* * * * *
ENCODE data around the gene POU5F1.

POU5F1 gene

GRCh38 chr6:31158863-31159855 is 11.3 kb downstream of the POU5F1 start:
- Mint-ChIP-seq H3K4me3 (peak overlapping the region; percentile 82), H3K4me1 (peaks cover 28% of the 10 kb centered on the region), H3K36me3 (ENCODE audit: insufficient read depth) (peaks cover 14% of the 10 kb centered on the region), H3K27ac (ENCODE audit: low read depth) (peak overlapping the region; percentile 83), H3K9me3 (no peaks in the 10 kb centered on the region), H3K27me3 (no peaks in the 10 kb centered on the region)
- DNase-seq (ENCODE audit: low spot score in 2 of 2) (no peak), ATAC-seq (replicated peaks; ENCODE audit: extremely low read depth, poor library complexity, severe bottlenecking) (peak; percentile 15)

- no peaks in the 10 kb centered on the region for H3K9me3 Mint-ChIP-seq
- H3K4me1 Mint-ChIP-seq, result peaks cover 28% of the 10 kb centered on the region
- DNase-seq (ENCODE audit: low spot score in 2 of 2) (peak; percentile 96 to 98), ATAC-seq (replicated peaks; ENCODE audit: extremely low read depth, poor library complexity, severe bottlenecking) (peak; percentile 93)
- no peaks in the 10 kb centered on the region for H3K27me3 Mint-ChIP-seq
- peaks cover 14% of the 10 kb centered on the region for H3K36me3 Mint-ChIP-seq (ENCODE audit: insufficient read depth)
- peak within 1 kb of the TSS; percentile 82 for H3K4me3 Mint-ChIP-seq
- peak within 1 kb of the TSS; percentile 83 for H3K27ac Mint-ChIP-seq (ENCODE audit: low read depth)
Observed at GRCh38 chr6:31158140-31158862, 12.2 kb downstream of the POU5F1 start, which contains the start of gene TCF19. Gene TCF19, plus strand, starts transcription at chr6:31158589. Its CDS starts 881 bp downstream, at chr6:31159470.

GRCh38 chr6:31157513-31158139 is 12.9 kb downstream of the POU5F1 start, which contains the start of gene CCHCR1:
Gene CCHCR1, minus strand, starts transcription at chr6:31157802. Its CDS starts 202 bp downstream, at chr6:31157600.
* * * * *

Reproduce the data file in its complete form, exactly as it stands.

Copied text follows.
ENCODE data around the gene POU5F1.

POU5F1 gene

GRCh38 chr6:31158863-31159855 is 11.3 kb downstream of the POU5F1 start:
- Mint-ChIP-seq H3K4me3 (peak overlapping the region; percentile 82), H3K4me1 (peaks cover 28% of the 10 kb centered on the region), H3K36me3 (ENCODE audit: insufficient read depth) (peaks cover 14% of the 10 kb centered on the region), H3K27ac (ENCODE audit: low read depth) (peak overlapping the region; percentile 83), H3K9me3 (no peaks in the 10 kb centered on the region), H3K27me3 (no peaks in the 10 kb centered on the region)
- DNase-seq (ENCODE audit: low spot score in 2 of 2) (no peak), ATAC-seq (replicated peaks; ENCODE audit: extremely low read depth, poor library complexity, severe bottlenecking) (peak; percentile 15)

- no peaks in the 10 kb centered on the region for H3K9me3 Mint-ChIP-seq
- H3K4me1 Mint-ChIP-seq, result peaks cover 28% of the 10 kb centered on the region
- DNase-seq (ENCODE audit: low spot score in 2 of 2) (peak; percentile 96 to 98), ATAC-seq (replicated peaks; ENCODE audit: extremely low read depth, poor library complexity, severe bottlenecking) (peak; percentile 93)
- no peaks in the 10 kb centered on the region for H3K27me3 Mint-ChIP-seq
- peaks cover 14% of the 10 kb centered on the region for H3K36me3 Mint-ChIP-seq (ENCODE audit: insufficient read depth)
- peak within 1 kb of the TSS; percentile 82 for H3K4me3 Mint-ChIP-seq
- peak within 1 kb of the TSS; percentile 83 for H3K27ac Mint-ChIP-seq (ENCODE audit: low read depth)
Observed at GRCh38 chr6:31158140-31158862, 12.2 kb downstream of the POU5F1 start, which contains the start of gene TCF19. Gene TCF19, plus strand, starts transcription at chr6:31158589. Its CDS starts 881 bp downstream, at chr6:31159470.

GRCh38 chr6:31157513-31158139 is 12.9 kb downstream of the POU5F1 start, which contains the start of gene CCHCR1:
Gene CCHCR1, minus strand, starts transcription at chr6:31157802. Its CDS starts 202 bp downstream, at chr6:31157600.